Ancestry UK

Prison Food

Prior to the nineteenth century, much of the gaoler's income came from providing the prison inmates with food, or in charging to allow them to cook their own food in the prison kitchen. In order to maximise profits, the charges set varied according to the prisoner's rank, and where meals were eaten. By 1618, the Fleet's weekly rate, which included wine, ranged from £3 6s 8d for lords, £1 13s 4d for knights, 10s for gentlemen, and 5s for commoners. At other London prisons, the usual rate for board and lodging was 3s per week for gentlemen and 2s for yeomen.

At Newgate, in 1724, those who could afford it dined together in small groups or 'messes', each member taking it in turns to provide the day's requirements such as a joint of mutton, veal, lamb, or beef which was roasted or boiled. A mess of seven persons could, it was said, dine well at a cost of fourpence a head. The food was accompanied by 'Small-Beer very good, for One-penny per Quart Bottle, Strong Drink very good for Three-pence per Winchester Quart [four pints]; Wine Two Shillings per Bottle; Brandy, Six-pence per Quartern [quarter pint] &c.'

Although those who could afford it might prefer to send out for food, rather than eat what the prison kitchen produced, the gaoler sometimes went to some lengths to encourage them otherwise. In 1620, there was a mutiny at the King's Bench prison after the keeper, Sir George Reynell, closed off a window to the street that had previously been used for receiving deliveries of meals from friends or neighbourhood suppliers. The inmates then had to buy their food at inflated prices from the prison kitchen. Sir George's reply was that the closure of the window had been carried out purely for the safe keeping of the prisoners. At the same establishment, another inmate complained that the prison kitchen charged him eightpence for cooking fourpence-worth of fish.

It was not only the price of the food that could lead to complaint, but also its quality. In 1618, insolvent barrister Geffray Mynshul wrote that an unnamed gaoler had sold the prisoners bullock's liver which he had begged for his dog from a butcher's, and had also charged a halfpenny for a quart of water.

Food debtors could sometimes be collected by a 'basket man' who walked the streets calling out 'Bread and meat for the poor prisoners! Contributions were piled into the basket carried on his back and later shared out.

There were also occasional supplies of food from other sources, for example through charitable donations, bequests, or items that had been seized by city officials for contravening some ordinance such as underweight bread or meat being offered for sale on a fish day.

From 1572, convicted felons were also eligible to receive 'county bread' or the 'county allowance' — a small allowance of food or money provided out of county funds. The provision varied widely — from as little as the pennyworth of bread a day supplied at the Monmouth County Gaol, to the two pennyworth of bread and two pennyworth of meat at Northumberland County Gaol. Since the price of wheat varied quiet considerably, the amount of food provided rose and fell in step.

By the early nineteenth century, prisons were beginning to provide food for their inmates. At the new Pentonville Prison, opened in 1842, there was a daily ration of bread, plus a breakfast of cocoa, a dinner of meat, soup and potatoes, and a supper of gruel.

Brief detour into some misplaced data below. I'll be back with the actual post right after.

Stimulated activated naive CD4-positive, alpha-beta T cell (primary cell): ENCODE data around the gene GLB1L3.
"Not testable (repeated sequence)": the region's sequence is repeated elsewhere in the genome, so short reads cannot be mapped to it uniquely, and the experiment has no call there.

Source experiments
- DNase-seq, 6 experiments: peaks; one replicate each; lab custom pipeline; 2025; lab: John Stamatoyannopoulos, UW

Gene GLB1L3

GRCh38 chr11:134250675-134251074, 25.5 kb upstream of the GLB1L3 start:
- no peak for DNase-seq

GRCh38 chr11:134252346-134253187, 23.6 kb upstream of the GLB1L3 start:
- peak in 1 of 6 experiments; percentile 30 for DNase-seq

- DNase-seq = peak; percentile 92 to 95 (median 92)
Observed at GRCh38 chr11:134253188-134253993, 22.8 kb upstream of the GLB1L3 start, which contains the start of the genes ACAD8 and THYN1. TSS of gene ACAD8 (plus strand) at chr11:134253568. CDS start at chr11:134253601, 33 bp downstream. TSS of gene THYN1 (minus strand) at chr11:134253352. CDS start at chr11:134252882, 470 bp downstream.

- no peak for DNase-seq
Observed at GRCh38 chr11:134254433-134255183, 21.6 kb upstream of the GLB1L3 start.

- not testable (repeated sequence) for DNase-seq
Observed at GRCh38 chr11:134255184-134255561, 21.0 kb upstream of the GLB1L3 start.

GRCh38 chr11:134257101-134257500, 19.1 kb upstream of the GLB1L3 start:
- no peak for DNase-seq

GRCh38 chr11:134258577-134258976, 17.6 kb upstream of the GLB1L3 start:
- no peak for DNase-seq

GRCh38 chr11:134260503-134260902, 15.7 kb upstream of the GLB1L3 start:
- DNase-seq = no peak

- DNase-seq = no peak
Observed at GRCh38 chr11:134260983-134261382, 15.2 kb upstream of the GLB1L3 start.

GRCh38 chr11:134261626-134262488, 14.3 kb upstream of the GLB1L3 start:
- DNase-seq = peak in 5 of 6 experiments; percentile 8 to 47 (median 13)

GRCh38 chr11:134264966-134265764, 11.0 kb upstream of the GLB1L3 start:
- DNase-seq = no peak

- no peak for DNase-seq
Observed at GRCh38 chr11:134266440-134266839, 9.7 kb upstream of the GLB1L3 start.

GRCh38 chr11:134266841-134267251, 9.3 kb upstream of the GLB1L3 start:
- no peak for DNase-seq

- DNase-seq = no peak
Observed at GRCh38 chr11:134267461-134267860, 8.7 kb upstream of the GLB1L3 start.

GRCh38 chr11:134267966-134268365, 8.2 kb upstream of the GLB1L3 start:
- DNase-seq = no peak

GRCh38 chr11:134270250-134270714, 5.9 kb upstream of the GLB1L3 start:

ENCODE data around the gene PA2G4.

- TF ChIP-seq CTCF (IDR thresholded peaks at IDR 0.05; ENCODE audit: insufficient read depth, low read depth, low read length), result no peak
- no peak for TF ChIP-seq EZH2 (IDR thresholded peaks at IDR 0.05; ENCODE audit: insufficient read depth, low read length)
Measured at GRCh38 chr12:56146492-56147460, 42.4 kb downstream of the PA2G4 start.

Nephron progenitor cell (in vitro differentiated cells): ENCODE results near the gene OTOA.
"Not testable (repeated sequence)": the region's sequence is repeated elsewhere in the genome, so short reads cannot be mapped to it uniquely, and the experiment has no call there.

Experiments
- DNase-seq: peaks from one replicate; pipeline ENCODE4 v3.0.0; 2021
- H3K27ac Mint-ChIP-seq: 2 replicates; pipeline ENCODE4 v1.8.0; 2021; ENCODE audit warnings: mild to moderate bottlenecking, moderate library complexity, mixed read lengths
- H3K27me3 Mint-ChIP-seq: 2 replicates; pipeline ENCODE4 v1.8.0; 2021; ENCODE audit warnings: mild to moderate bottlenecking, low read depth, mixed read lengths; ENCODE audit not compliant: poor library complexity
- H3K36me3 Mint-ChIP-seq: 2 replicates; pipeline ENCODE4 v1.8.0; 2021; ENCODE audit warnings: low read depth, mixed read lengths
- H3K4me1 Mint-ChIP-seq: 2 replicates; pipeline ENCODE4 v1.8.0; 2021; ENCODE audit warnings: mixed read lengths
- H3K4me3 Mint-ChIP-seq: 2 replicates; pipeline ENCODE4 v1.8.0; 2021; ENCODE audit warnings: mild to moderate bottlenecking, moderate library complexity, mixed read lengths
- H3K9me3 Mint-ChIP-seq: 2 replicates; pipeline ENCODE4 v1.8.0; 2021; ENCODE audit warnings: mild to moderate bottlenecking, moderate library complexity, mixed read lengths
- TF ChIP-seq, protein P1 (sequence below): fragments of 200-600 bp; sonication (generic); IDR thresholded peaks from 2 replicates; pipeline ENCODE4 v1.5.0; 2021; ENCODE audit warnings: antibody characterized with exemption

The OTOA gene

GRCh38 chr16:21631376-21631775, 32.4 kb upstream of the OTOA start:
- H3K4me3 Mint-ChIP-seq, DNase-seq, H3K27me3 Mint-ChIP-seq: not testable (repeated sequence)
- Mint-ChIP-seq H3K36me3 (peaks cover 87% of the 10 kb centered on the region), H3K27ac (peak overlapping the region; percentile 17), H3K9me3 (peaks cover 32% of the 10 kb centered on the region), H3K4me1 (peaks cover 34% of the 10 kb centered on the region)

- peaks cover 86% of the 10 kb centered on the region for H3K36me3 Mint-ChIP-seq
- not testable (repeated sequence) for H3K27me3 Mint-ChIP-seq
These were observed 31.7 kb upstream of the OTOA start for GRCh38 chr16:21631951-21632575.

Some prisons gave different allowances to different categories of prisoner. In 1841, at the Exeter Gaol and House of Correction, Dietary No. 1, the most generous, was given to prisoners awaiting trial, to those who were condemned, sentenced to transportation or hard labour, or to females nursing their children. The smaller rations of Dietary No.2 were given to those serving a sentence without hard labour. Dietary No.3, the lowest scale, was reserved for vagrants, and was further reduced for repeat offenders.

In 1864, in an effort to address the wide variations that then existed between different prisons, and different categories of imate, a government report proposed a new set of prison dietaries. A basic dietary of bread and gruel was provided for those not undertaking hard labour, with various additions allowed where labour was imposed. There was then a graded series of dietaries for different lengths of sentence, with prisoners on longer terms eventually being allowed items such as meat and cheese. However, based on advice from various prison authorities, it was now recommended that prisoners sentenced to longer terms of imprisonment should progressively pass through the diets of all the sentences shorter than their own. Women were, as standard, to receive three-quarters of the rations provided to male prisoners. Those serving very short sentences had the plainest food — what might be viewed as a 'short, sharp shock'. The better diet eventually received by serious offenders serving longer term sentences was to ensure that they remained able to perform the labour that was required of them.

Breadmaking at Wormwood Scrubs Prison, 1898. © Peter Higginbotham.

The end of a penal element to prison food came following a review in 1899, when a Departmental Committee recommended that a distinction should no longer be made between hard-labour and non-hard-labour diets. With regard to age and sex, it proposed a new three-way categorisation, namely: males over sixteen, females over sixteen, and juveniles under sixteen of either sex.


  • Prison Oracle - resources those involved in present-day UK prisons.
  • GOV.UK - UK Government's information on sentencing, probation and support for families.